The Cahokia Mounds
Episode #5 of the course “Mysterious World Landmarks”
In Illinois in the United States, a series of man-made earthen mounds and ruins from the largest pre-Columbian settlement north of Mexico marks the site of a once-great ancient Native American society. From 1100 to 1200 CE the people who lived in this city had a complex chieftain society, with total numbers of city inhabitants estimated between 10,000 and 20,000 people. The site today is called the Cahokia Mounds (mistakenly) after the people who were living there when the city ruins were discovered by Europeans. However, the original builders and designers had likely abandoned the city as long as 600 years before. They had no written language, and there is no record detailing their society.
The ruins show that the city of Cahokia was spread over nearly 4000 acres and included over 120 mounds. In the center of the city is Monk’s Mound, which towers over 100 feet; it is the single tallest Prehistoric man-made mound in North America. In 1982, UNESCO dedicated the mounds as a World Heritage Site. Archeological research shows that the mounds at Cahokia were built by carrying baskets of dirt from nearby sites, leaving deep burrows throughout the surrounding countryside. Agriculture and construction have destroyed many burrows and mounds over the years, but Monk’s Mound and its surrounding landmarks, the Cahokia Mounds, include a protected area of 68 mounds.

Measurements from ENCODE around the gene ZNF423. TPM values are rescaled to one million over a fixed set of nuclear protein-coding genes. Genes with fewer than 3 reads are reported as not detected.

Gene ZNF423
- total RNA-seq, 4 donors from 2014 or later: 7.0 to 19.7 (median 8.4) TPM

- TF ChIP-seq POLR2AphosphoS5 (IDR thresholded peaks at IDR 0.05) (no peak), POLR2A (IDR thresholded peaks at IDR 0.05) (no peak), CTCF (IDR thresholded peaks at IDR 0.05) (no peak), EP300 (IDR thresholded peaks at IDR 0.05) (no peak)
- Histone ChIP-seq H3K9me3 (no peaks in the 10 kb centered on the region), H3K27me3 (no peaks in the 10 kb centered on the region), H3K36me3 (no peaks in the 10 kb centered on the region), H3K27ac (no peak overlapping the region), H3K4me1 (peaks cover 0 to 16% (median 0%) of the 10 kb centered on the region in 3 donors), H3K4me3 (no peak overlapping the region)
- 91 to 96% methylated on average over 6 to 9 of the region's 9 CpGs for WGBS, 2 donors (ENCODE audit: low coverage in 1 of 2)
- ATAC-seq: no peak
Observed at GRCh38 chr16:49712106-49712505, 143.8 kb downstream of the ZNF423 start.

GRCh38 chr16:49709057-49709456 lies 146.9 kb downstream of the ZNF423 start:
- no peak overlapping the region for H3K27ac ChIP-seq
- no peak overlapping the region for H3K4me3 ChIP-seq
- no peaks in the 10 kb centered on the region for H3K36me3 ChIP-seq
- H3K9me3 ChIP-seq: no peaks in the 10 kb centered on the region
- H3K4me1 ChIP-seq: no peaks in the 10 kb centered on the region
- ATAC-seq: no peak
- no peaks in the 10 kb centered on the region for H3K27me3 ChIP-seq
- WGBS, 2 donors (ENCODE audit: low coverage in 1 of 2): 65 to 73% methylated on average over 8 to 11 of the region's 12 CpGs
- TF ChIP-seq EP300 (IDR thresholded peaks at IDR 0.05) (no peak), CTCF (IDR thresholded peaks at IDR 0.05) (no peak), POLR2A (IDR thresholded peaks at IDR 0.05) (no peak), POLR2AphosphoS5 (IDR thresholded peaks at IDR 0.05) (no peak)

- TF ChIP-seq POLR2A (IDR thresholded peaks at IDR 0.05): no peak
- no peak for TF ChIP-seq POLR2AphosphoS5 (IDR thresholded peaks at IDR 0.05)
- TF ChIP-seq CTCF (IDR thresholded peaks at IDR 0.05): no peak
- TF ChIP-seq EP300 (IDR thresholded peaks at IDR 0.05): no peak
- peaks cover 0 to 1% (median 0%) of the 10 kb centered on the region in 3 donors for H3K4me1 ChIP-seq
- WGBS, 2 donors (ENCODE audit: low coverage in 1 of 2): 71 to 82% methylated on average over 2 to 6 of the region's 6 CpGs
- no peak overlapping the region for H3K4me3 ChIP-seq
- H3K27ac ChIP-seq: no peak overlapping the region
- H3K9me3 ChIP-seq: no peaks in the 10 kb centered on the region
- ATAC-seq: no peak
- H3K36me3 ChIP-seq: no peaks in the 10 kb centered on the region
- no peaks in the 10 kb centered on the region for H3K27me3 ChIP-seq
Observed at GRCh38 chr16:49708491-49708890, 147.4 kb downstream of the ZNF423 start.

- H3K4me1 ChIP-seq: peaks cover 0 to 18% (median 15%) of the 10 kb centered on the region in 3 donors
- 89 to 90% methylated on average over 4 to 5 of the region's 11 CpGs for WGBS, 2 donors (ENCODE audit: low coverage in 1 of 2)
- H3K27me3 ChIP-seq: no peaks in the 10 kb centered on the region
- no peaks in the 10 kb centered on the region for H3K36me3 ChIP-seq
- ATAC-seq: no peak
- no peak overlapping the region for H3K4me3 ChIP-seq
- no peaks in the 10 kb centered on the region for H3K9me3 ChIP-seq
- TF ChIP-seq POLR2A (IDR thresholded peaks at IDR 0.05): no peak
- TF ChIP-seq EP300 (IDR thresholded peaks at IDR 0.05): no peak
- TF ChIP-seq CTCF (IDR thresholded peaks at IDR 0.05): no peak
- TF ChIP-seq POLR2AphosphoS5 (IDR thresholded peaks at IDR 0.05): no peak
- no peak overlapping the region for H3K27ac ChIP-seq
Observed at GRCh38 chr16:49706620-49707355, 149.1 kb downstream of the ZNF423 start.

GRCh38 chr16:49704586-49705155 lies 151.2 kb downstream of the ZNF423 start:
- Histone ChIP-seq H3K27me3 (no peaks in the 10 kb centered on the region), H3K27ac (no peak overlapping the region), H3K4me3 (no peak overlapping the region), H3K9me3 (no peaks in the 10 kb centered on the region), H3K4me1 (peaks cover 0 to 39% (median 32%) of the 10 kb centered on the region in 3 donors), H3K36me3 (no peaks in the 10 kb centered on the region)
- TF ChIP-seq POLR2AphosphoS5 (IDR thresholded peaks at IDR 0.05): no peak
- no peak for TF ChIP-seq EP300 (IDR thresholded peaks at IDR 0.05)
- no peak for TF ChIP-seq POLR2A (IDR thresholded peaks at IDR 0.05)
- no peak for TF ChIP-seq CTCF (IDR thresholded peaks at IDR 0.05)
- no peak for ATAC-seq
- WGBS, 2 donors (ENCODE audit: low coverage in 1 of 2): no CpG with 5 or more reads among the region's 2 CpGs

Just across the Mississippi River from St. Louis, Missouri, the Cahokia Mounds are easily accessible and visited by nearly a half-million people every year. Visitors from around the world travel to these ruins in Illinois for one of the greatest examples of prehistoric people native to North America.
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